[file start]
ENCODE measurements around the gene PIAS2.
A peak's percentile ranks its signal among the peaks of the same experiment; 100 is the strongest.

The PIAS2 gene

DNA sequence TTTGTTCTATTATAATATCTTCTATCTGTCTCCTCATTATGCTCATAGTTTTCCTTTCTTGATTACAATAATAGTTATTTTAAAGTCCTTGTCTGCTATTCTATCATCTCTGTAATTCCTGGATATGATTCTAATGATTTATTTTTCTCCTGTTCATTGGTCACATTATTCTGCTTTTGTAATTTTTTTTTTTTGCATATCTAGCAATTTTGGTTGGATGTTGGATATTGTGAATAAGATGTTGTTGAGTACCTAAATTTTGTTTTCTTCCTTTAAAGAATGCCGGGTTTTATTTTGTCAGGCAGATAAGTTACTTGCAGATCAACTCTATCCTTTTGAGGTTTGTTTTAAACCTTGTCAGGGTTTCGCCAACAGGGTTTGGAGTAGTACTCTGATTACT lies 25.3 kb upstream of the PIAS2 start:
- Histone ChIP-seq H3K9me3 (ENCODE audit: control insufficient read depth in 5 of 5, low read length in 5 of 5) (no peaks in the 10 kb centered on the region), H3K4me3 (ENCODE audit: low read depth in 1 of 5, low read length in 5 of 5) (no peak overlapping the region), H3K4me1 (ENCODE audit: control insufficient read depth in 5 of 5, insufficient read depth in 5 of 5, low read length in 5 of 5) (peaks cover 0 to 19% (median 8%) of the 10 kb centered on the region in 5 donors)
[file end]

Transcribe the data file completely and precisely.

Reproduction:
ENCODE measurements around the gene PIAS2.
A peak's percentile ranks its signal among the peaks of the same experiment; 100 is the strongest.

The PIAS2 gene

DNA sequence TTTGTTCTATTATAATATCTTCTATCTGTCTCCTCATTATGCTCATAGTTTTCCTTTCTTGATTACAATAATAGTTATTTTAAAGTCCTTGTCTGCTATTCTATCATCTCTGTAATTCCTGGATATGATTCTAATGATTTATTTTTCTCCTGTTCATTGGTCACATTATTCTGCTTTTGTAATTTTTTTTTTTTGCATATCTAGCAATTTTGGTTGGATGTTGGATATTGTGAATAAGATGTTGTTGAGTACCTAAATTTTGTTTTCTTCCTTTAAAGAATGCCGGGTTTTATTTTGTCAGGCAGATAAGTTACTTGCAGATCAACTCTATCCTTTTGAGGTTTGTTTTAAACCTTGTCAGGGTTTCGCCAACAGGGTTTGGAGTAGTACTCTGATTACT lies 25.3 kb upstream of the PIAS2 start:
- Histone ChIP-seq H3K9me3 (ENCODE audit: control insufficient read depth in 5 of 5, low read length in 5 of 5) (no peaks in the 10 kb centered on the region), H3K4me3 (ENCODE audit: low read depth in 1 of 5, low read length in 5 of 5) (no peak overlapping the region), H3K4me1 (ENCODE audit: control insufficient read depth in 5 of 5, insufficient read depth in 5 of 5, low read length in 5 of 5) (peaks cover 0 to 19% (median 8%) of the 10 kb centered on the region in 5 donors)